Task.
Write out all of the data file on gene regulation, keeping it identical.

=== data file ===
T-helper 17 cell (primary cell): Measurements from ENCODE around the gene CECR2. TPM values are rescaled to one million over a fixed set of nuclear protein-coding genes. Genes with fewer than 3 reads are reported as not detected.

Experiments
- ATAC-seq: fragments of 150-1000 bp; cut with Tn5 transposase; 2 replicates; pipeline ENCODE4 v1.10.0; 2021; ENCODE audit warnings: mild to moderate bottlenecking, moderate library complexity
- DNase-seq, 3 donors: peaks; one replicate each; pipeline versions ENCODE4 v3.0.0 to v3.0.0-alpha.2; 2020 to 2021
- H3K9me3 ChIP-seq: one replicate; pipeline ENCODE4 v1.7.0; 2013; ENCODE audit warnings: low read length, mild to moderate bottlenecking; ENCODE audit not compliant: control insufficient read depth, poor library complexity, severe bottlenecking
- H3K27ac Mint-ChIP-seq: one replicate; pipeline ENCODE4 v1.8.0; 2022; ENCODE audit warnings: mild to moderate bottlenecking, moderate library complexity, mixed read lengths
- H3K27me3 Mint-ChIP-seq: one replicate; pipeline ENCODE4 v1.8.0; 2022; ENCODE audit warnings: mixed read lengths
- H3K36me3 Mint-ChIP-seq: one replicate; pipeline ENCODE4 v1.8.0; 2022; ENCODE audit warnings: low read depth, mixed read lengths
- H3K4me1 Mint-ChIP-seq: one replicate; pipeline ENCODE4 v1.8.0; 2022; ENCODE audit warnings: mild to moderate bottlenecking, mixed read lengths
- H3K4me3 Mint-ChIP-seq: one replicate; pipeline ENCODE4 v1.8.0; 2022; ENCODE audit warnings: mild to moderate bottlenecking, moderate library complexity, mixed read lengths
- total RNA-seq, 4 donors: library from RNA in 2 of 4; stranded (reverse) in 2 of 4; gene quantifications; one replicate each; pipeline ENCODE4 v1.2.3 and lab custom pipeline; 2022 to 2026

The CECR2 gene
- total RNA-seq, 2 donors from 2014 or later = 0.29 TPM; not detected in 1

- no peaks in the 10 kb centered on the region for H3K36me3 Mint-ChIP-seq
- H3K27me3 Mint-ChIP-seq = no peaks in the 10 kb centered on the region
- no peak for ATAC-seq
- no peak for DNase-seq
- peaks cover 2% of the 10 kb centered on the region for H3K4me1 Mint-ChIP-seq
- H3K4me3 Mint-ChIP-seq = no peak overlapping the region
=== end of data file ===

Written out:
T-helper 17 cell (primary cell): Measurements from ENCODE around the gene CECR2. TPM values are rescaled to one million over a fixed set of nuclear protein-coding genes. Genes with fewer than 3 reads are reported as not detected.

Experiments
- ATAC-seq: fragments of 150-1000 bp; cut with Tn5 transposase; 2 replicates; pipeline ENCODE4 v1.10.0; 2021; ENCODE audit warnings: mild to moderate bottlenecking, moderate library complexity
- DNase-seq, 3 donors: peaks; one replicate each; pipeline versions ENCODE4 v3.0.0 to v3.0.0-alpha.2; 2020 to 2021
- H3K9me3 ChIP-seq: one replicate; pipeline ENCODE4 v1.7.0; 2013; ENCODE audit warnings: low read length, mild to moderate bottlenecking; ENCODE audit not compliant: control insufficient read depth, poor library complexity, severe bottlenecking
- H3K27ac Mint-ChIP-seq: one replicate; pipeline ENCODE4 v1.8.0; 2022; ENCODE audit warnings: mild to moderate bottlenecking, moderate library complexity, mixed read lengths
- H3K27me3 Mint-ChIP-seq: one replicate; pipeline ENCODE4 v1.8.0; 2022; ENCODE audit warnings: mixed read lengths
- H3K36me3 Mint-ChIP-seq: one replicate; pipeline ENCODE4 v1.8.0; 2022; ENCODE audit warnings: low read depth, mixed read lengths
- H3K4me1 Mint-ChIP-seq: one replicate; pipeline ENCODE4 v1.8.0; 2022; ENCODE audit warnings: mild to moderate bottlenecking, mixed read lengths
- H3K4me3 Mint-ChIP-seq: one replicate; pipeline ENCODE4 v1.8.0; 2022; ENCODE audit warnings: mild to moderate bottlenecking, moderate library complexity, mixed read lengths
- total RNA-seq, 4 donors: library from RNA in 2 of 4; stranded (reverse) in 2 of 4; gene quantifications; one replicate each; pipeline ENCODE4 v1.2.3 and lab custom pipeline; 2022 to 2026

The CECR2 gene
- total RNA-seq, 2 donors from 2014 or later = 0.29 TPM; not detected in 1

- no peaks in the 10 kb centered on the region for H3K36me3 Mint-ChIP-seq
- H3K27me3 Mint-ChIP-seq = no peaks in the 10 kb centered on the region
- no peak for ATAC-seq
- no peak for DNase-seq
- peaks cover 2% of the 10 kb centered on the region for H3K4me1 Mint-ChIP-seq
- H3K4me3 Mint-ChIP-seq = no peak overlapping the region